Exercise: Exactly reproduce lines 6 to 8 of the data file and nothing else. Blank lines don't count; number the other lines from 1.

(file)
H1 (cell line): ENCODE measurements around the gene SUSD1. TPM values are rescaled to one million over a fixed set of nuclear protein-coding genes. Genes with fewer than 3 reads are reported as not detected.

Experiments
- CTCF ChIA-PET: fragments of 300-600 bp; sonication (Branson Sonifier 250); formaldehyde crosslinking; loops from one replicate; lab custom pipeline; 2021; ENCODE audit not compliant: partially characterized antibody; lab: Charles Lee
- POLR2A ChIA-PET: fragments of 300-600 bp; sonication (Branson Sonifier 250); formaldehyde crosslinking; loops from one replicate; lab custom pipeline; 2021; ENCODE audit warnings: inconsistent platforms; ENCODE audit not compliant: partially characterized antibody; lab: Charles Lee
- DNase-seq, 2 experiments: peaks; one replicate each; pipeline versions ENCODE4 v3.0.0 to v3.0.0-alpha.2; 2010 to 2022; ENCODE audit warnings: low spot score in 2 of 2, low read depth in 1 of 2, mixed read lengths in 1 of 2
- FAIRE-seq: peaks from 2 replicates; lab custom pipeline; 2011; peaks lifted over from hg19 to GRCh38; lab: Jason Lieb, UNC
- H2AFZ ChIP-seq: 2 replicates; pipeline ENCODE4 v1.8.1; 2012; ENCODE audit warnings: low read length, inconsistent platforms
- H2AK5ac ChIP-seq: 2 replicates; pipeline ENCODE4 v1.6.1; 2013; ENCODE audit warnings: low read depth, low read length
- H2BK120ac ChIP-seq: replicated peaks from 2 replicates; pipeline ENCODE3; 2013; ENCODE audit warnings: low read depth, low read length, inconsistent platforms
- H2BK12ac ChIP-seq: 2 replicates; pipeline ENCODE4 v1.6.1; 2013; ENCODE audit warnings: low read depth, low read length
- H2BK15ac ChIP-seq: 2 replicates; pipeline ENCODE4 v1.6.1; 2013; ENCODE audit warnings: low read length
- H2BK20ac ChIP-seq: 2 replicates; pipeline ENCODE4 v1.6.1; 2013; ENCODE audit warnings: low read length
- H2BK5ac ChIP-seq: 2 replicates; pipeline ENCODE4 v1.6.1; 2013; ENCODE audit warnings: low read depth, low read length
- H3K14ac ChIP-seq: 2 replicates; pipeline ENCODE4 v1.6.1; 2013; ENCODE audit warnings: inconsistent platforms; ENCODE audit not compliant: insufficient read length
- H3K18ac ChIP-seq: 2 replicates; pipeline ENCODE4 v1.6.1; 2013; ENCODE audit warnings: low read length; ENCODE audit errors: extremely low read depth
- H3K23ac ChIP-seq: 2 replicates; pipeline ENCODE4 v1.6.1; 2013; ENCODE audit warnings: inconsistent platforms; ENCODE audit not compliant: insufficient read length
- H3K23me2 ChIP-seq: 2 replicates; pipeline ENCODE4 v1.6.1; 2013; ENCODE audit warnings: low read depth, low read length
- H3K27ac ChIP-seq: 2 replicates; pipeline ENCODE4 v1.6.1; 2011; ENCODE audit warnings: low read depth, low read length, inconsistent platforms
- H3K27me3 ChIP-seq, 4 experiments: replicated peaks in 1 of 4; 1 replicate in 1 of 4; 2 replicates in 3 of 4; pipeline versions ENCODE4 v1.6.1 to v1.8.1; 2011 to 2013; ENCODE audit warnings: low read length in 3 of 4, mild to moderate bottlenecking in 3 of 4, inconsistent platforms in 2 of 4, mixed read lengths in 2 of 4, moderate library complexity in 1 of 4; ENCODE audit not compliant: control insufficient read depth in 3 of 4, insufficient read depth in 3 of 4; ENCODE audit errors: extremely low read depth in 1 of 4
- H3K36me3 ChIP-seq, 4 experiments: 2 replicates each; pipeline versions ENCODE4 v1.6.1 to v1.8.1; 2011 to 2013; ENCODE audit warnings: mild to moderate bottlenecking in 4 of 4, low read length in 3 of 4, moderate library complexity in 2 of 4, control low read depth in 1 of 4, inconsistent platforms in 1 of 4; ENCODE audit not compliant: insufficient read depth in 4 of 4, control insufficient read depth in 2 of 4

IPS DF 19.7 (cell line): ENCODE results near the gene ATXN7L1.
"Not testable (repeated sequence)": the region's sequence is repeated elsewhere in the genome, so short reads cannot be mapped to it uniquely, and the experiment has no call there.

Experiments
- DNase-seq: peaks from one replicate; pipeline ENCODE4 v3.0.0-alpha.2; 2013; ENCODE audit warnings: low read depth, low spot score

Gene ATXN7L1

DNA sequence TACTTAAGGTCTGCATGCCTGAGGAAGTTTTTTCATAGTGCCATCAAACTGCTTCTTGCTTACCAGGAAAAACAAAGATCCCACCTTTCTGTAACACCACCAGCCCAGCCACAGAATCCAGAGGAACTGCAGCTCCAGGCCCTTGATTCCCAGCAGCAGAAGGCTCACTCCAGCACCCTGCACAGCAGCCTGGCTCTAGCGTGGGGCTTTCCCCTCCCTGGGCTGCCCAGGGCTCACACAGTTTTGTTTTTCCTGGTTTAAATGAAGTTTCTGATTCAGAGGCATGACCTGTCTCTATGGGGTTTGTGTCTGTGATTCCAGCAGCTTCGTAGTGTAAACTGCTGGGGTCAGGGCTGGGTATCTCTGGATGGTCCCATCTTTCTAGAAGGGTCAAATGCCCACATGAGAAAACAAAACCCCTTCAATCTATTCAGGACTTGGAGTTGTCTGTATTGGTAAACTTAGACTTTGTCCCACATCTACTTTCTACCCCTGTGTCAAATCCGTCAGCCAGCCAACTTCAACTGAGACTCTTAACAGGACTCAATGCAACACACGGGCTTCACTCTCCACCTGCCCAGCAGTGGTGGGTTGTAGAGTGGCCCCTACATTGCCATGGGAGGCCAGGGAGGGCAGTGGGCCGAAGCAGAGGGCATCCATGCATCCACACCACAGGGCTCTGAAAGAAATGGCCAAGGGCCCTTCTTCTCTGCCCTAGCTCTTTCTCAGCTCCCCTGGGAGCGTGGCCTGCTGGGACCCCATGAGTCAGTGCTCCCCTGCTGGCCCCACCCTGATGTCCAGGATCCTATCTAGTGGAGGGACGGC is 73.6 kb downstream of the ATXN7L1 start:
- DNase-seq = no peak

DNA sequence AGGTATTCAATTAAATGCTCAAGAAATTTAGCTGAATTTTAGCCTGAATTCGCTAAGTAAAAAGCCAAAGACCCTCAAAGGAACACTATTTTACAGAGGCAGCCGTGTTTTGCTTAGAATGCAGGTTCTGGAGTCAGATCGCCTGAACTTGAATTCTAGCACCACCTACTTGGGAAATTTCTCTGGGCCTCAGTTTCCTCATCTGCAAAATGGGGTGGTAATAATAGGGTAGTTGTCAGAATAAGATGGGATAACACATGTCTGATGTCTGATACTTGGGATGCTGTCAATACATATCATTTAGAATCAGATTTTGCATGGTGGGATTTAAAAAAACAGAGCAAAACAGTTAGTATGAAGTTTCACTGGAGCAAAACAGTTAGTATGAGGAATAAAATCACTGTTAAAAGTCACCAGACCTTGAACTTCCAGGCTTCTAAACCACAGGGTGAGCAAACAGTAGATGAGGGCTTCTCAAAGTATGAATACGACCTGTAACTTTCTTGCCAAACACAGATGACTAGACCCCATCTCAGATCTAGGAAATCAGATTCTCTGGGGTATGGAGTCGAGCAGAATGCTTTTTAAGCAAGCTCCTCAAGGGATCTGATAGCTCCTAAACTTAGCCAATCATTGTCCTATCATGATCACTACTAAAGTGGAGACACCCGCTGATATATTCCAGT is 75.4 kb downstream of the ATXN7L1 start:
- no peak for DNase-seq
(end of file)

- FAIRE-seq: peaks from 2 replicates; lab custom pipeline; 2011; peaks lifted over from hg19 to GRCh38; lab: Jason Lieb, UNC
- H2AFZ ChIP-seq: 2 replicates; pipeline ENCODE4 v1.8.1; 2012; ENCODE audit warnings: low read length, inconsistent platforms
- H2AK5ac ChIP-seq: 2 replicates; pipeline ENCODE4 v1.6.1; 2013; ENCODE audit warnings: low read depth, low read length